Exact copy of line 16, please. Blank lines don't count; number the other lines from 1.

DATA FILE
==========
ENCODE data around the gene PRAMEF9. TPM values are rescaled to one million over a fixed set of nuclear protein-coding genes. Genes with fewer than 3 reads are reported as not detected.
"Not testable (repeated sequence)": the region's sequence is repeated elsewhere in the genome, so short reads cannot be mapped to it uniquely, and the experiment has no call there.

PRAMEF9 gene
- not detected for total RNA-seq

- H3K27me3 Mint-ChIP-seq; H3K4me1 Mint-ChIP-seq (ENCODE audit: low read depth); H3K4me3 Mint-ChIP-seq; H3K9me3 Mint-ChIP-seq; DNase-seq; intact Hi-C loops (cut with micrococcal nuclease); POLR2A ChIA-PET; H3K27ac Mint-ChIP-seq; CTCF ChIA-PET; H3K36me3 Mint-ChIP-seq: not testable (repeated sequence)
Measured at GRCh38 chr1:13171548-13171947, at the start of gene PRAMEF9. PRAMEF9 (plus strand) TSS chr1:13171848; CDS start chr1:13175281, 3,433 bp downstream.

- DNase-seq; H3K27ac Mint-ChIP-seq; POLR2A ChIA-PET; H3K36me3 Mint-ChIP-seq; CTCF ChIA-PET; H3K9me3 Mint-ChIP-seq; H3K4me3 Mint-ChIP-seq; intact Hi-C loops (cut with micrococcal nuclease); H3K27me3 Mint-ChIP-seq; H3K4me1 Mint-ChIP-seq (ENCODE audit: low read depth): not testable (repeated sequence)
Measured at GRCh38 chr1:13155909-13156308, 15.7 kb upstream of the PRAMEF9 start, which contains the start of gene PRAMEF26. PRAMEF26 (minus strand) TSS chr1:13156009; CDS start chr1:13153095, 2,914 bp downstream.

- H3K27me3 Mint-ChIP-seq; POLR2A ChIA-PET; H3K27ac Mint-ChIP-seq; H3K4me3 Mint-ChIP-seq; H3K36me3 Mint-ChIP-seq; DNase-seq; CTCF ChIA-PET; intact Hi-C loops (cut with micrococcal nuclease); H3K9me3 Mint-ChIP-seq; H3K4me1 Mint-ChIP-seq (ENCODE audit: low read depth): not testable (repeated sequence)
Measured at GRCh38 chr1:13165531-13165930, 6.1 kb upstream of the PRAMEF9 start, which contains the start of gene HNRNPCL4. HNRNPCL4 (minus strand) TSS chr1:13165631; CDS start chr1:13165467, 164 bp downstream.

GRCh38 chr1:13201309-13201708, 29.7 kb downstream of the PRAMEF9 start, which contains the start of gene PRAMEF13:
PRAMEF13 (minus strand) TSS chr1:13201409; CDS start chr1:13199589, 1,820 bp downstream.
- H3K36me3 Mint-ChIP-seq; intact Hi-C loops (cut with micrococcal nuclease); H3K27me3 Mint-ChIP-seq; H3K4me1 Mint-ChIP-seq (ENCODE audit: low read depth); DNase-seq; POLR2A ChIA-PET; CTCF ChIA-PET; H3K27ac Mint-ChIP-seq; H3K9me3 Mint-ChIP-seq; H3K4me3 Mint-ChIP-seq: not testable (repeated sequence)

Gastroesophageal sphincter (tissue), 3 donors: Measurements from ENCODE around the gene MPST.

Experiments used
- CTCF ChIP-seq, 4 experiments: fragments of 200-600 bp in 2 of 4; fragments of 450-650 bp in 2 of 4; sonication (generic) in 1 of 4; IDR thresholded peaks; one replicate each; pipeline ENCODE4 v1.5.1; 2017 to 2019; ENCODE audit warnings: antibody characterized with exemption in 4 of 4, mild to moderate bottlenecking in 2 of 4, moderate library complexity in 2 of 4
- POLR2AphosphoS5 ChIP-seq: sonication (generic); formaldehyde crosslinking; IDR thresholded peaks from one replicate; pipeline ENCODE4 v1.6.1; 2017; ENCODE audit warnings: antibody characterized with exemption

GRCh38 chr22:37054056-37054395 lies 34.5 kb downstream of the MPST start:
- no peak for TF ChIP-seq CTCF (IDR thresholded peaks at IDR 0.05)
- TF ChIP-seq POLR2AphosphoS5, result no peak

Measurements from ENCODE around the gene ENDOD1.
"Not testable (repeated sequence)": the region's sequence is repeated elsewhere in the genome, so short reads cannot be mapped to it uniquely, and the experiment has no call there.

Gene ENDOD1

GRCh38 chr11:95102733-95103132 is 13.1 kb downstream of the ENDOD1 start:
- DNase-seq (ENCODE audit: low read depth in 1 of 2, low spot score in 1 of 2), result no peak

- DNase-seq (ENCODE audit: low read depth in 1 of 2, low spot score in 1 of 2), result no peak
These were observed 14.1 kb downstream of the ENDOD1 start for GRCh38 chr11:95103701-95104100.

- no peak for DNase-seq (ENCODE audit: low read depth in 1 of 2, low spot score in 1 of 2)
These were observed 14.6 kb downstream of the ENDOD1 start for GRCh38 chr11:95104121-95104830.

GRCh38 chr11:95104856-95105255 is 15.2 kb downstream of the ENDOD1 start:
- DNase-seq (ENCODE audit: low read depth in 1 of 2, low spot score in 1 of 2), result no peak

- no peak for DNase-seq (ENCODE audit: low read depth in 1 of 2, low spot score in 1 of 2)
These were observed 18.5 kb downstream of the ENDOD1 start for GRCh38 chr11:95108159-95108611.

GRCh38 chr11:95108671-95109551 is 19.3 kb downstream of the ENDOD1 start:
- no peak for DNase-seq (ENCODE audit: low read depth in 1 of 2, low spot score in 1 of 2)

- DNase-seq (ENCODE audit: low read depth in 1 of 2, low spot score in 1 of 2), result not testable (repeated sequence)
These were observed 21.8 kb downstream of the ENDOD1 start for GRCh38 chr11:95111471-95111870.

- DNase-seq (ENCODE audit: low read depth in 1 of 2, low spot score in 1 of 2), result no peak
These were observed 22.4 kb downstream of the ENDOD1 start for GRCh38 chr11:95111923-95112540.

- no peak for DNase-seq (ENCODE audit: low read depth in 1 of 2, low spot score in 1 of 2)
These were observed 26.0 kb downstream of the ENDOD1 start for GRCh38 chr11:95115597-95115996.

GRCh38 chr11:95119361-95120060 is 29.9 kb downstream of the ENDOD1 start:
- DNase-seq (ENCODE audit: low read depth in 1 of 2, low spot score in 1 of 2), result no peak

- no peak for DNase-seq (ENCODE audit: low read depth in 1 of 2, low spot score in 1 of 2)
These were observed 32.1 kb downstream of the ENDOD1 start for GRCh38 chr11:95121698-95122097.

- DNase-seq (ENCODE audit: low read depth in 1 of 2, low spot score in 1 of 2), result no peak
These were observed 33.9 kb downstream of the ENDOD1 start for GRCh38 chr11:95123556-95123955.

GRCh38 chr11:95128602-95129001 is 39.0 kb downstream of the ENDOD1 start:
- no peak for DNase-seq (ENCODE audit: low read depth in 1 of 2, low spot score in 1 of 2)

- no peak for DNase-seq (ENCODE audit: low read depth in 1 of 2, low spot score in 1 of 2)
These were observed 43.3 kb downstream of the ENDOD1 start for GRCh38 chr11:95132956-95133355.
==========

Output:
- CTCF ChIP-seq, 4 experiments: fragments of 200-600 bp in 2 of 4; fragments of 450-650 bp in 2 of 4; sonication (generic) in 1 of 4; IDR thresholded peaks; one replicate each; pipeline ENCODE4 v1.5.1; 2017 to 2019; ENCODE audit warnings: antibody characterized with exemption in 4 of 4, mild to moderate bottlenecking in 2 of 4, moderate library complexity in 2 of 4